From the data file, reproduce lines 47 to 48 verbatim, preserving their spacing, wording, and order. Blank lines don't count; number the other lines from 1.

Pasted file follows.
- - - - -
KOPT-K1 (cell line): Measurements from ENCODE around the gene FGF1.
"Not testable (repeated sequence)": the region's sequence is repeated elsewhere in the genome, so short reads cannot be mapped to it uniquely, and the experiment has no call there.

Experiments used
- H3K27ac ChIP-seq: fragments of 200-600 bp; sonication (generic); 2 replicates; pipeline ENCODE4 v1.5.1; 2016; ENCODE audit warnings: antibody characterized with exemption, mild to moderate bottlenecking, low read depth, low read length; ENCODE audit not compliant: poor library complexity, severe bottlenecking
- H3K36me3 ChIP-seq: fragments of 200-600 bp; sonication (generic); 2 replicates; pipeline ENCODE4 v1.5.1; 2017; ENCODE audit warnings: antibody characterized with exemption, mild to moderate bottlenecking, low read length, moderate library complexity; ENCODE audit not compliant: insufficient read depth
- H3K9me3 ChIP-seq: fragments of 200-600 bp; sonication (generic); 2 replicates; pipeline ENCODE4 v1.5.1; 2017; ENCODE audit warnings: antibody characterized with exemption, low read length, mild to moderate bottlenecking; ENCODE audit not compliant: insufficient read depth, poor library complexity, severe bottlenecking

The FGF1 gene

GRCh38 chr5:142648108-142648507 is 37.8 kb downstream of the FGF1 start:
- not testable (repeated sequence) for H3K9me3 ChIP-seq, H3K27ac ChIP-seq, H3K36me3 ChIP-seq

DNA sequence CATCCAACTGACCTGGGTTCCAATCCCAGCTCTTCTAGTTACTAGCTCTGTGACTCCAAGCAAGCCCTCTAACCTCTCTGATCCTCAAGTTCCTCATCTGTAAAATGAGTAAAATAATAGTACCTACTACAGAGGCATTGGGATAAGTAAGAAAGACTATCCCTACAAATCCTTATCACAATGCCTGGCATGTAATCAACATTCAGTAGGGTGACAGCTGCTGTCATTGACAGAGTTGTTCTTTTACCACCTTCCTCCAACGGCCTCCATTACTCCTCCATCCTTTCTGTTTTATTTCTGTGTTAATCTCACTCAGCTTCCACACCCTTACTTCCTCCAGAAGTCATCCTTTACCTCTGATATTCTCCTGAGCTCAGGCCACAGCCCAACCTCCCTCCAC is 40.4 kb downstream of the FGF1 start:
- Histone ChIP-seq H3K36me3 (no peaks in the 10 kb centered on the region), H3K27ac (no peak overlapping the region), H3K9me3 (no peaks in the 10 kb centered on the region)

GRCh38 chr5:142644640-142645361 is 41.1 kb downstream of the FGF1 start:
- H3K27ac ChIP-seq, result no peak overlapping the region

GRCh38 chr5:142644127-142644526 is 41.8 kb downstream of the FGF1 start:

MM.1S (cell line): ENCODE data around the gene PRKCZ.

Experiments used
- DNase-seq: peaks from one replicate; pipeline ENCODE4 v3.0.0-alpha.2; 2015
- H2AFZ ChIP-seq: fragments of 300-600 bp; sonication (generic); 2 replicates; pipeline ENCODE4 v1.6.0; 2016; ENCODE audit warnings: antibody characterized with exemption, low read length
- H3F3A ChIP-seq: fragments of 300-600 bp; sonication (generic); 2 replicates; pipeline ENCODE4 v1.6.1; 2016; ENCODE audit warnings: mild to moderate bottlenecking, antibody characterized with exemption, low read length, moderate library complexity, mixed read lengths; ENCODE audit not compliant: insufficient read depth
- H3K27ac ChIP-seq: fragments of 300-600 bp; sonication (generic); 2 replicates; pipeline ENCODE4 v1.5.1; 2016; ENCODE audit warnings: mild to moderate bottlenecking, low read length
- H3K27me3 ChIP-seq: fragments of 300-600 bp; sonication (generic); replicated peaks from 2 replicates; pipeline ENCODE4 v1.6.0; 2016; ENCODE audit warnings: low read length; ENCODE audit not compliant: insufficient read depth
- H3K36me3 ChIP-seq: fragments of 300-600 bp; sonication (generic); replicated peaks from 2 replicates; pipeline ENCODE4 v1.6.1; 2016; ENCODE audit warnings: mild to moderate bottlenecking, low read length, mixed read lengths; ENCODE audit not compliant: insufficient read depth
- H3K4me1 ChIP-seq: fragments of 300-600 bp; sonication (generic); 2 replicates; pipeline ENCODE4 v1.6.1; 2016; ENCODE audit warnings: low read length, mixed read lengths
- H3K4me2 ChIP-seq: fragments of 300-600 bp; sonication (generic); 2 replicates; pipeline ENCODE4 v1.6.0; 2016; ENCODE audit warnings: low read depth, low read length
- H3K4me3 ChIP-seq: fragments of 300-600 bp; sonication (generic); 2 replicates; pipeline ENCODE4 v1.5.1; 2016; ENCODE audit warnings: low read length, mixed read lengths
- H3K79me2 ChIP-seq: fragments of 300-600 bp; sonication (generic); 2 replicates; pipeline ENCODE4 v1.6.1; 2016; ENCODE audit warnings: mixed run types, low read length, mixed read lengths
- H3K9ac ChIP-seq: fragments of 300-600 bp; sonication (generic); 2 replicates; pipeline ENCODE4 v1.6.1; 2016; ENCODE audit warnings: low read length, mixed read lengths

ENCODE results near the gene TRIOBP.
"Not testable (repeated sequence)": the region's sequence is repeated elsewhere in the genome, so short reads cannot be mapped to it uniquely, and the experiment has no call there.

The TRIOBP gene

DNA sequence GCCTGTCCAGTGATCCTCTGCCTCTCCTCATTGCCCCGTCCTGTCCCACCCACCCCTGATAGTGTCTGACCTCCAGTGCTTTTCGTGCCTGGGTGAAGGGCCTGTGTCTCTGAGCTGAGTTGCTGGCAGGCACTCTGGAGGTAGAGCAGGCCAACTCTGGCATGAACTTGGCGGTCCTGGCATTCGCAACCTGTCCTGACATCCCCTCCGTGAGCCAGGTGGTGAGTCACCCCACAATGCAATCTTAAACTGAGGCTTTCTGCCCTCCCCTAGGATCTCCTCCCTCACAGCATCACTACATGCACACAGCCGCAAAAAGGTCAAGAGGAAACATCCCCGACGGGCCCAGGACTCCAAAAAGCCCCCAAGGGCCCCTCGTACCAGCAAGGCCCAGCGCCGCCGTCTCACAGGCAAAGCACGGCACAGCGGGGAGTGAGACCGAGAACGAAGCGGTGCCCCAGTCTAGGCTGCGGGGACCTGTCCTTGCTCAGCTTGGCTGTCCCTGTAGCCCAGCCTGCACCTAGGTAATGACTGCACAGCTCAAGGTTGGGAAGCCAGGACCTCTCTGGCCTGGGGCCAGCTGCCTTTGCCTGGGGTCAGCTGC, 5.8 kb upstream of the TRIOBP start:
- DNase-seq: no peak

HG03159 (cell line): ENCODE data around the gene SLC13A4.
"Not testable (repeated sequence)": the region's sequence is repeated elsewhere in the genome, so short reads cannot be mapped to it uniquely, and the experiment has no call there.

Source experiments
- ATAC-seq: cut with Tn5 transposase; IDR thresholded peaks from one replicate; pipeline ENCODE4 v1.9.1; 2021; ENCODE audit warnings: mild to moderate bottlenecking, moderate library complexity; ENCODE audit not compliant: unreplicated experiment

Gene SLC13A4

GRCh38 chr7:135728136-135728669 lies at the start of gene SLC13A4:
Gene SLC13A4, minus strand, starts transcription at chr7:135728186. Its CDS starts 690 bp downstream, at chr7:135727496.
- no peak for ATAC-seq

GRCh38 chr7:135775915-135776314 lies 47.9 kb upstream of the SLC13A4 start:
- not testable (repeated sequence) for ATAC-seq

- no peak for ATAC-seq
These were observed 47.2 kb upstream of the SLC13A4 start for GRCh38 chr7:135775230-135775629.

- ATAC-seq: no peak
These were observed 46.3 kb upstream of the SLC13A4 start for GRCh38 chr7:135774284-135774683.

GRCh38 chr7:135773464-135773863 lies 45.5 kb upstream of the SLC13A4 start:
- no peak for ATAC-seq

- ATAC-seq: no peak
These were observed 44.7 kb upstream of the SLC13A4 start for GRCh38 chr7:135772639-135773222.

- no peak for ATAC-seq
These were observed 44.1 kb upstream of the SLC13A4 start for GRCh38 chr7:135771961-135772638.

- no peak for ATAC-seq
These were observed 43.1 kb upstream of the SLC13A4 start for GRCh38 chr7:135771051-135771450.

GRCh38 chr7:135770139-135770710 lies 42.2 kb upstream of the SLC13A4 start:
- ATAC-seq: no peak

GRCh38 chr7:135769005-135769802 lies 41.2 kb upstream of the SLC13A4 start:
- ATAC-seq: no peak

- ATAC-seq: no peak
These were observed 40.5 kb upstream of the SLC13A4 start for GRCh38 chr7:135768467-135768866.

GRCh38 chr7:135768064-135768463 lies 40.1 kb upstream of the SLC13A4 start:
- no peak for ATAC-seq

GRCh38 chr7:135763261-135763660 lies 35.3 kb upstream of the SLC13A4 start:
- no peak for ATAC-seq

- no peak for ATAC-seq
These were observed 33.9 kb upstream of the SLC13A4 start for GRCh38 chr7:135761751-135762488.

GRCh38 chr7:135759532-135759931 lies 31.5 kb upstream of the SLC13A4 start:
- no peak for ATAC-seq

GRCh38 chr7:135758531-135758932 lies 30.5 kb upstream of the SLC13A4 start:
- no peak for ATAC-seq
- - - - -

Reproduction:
GRCh38 chr7:135773464-135773863 lies 45.5 kb upstream of the SLC13A4 start:
- no peak for ATAC-seq